Singin' and dancin' as Sydney Opera opens for business after 10 months in the dark

By Richelle Harrison Plesse - RFI
Australia REUTERSDavid Gray
JAN 7, 2021 LISTEN
REUTERS/David Gray

Forced to dim the lights last March as the coronavirus pandemic swept across the globe, the Sydney Opera House has made a triumphant return, staging its first performance before a live audience in nearly 10 months.

The foyer of the Sydney Opera House is a glittering blur of well-heeled ladies in sequined frocks and dapper gentlemen in tuxedos. Socially distanced, of course.

There's a palpable buzz as theatre-goers gather for the opening night performance of the beloved operetta "The Merry Widow". 

"I'm delighted, it's been a long time," says Janine. "Australia has world-class opera; to be able to be in the Opera House and go back and see our wonderful company performing - it's a real thrill!"

Fellow spectator Stephen agrees. "It's very exciting to be back. It's a lot better than watching it on television!"

Covid casts its shadow

But a night at the opera is not the same as it used to be in this new Covid world.

The Sydney venue has been forced to reduce its capacity to 75 percent, while attendees must all wear face masks.

"If this is what we have to do to come out, well then that's what we have to do," says Lisa. 

Simon, meanwhile, hopes this is the start of a busier, albeit Covid-safe, cultural calendar. "It's a very cautious approach, and I think people are probably right to be cautious," he says.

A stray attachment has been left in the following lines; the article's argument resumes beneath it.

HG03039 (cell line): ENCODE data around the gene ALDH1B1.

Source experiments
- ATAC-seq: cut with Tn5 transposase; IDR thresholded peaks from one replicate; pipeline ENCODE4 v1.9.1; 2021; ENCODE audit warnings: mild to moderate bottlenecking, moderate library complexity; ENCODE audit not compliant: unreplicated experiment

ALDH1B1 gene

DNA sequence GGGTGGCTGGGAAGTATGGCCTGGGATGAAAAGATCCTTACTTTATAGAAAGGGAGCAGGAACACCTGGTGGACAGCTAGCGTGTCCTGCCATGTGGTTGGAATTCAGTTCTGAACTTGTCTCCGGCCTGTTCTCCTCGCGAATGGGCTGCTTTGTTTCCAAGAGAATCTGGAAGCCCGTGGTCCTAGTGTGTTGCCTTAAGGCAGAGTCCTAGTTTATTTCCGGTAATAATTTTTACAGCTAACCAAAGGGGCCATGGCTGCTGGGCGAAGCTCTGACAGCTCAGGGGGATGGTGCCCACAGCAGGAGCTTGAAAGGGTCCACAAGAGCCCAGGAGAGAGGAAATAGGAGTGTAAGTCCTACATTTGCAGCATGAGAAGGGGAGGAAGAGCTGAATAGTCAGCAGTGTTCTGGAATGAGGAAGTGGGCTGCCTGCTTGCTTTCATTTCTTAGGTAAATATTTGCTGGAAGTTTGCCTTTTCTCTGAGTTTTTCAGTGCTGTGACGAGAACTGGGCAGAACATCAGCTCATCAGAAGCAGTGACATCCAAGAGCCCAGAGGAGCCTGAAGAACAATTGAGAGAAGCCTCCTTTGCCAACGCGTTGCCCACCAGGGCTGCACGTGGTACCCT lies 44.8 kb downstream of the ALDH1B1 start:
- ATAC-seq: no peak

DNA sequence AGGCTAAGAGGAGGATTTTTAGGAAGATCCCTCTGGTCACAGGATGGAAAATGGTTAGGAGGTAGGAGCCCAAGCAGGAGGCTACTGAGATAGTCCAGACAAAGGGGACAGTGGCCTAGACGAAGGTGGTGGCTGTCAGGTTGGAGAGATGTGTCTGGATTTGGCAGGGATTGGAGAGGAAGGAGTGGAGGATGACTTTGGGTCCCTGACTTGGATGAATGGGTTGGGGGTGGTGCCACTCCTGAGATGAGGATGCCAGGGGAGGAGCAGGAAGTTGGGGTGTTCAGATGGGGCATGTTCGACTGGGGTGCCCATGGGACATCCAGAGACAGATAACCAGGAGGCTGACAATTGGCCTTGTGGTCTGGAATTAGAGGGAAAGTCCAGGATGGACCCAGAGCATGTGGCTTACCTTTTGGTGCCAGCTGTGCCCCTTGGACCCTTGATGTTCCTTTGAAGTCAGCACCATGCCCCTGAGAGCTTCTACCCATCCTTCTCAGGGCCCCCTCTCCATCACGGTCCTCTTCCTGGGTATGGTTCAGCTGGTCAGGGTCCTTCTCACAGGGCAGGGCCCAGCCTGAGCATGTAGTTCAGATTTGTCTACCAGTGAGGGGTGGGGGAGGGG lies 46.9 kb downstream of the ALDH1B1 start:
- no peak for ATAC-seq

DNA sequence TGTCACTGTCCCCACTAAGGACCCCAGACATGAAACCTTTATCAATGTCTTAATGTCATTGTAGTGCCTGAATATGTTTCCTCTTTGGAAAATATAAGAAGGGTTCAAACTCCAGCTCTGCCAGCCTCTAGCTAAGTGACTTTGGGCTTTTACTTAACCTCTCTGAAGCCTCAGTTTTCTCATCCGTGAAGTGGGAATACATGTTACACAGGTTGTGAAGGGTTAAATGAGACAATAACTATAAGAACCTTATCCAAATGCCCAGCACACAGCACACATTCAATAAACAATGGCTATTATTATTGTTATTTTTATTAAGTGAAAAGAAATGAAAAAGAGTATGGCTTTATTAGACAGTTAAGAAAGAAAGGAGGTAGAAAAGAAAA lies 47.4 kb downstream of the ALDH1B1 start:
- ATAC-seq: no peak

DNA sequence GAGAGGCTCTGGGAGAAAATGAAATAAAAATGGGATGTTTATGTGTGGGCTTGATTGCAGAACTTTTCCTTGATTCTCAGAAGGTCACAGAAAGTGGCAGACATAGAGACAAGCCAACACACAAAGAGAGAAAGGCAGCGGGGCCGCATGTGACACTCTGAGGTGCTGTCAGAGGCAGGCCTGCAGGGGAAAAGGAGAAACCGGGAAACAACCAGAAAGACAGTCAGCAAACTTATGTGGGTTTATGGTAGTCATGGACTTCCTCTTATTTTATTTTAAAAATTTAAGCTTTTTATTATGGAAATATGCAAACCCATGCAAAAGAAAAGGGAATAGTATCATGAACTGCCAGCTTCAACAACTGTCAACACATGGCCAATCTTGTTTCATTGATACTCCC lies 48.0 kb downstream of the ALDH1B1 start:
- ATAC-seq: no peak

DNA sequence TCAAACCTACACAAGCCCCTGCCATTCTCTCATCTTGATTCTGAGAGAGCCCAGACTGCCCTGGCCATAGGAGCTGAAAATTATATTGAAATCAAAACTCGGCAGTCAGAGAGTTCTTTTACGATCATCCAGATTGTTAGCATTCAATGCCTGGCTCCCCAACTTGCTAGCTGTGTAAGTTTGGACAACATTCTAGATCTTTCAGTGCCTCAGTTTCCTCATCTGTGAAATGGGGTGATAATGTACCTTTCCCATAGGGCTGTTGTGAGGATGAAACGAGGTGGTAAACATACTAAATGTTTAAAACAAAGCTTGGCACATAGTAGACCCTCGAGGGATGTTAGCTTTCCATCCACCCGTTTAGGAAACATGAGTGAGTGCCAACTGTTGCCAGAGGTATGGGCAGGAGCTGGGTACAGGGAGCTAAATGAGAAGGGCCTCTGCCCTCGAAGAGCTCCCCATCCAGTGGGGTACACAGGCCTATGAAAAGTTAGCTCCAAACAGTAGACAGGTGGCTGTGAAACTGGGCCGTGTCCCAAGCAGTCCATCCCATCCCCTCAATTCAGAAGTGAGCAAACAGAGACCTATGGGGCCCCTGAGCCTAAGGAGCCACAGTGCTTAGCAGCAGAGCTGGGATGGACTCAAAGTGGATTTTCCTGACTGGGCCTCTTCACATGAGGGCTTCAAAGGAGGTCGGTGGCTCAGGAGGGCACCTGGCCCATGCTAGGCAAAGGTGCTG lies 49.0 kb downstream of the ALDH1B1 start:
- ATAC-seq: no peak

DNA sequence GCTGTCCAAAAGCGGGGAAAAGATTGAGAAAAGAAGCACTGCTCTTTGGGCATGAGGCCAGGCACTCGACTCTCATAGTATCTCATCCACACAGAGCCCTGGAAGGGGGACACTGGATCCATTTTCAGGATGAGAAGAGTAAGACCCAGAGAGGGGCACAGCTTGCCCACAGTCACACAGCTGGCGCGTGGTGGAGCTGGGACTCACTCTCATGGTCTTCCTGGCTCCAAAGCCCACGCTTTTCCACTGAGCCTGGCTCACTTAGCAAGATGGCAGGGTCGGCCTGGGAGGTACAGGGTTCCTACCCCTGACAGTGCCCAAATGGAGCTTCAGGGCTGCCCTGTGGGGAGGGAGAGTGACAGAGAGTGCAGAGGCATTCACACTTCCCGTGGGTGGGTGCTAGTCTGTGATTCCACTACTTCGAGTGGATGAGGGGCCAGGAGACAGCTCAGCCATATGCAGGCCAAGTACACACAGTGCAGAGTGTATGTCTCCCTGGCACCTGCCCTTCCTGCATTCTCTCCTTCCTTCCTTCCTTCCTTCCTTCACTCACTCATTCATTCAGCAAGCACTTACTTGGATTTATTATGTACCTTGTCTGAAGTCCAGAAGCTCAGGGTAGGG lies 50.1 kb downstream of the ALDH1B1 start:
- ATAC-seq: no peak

"Although it's not completely satisfactory to be sitting here with masks and not many people in the audience, we have to take little steps in order to get back to where we'd like it to be, which is back to normal."

Australia heads towards 'Covid normal'

With low case numbers, Australia is taking steps towards a so-called "Covid normal", as other countries continue to grapple with a second or third wave of the virus and enforce extended lockdowns.

Nonetheless, cultural venues like the Sydney Opera House remain alert to the possibility of another round of cancelled performances. 

The famous Australian landmark is in a rare and privileged position while much of the world's performing arts sector has ground to a halt - paralysed by the pandemic.

Opera Australia says it's the only opera company in the world currently performing to a live audience.

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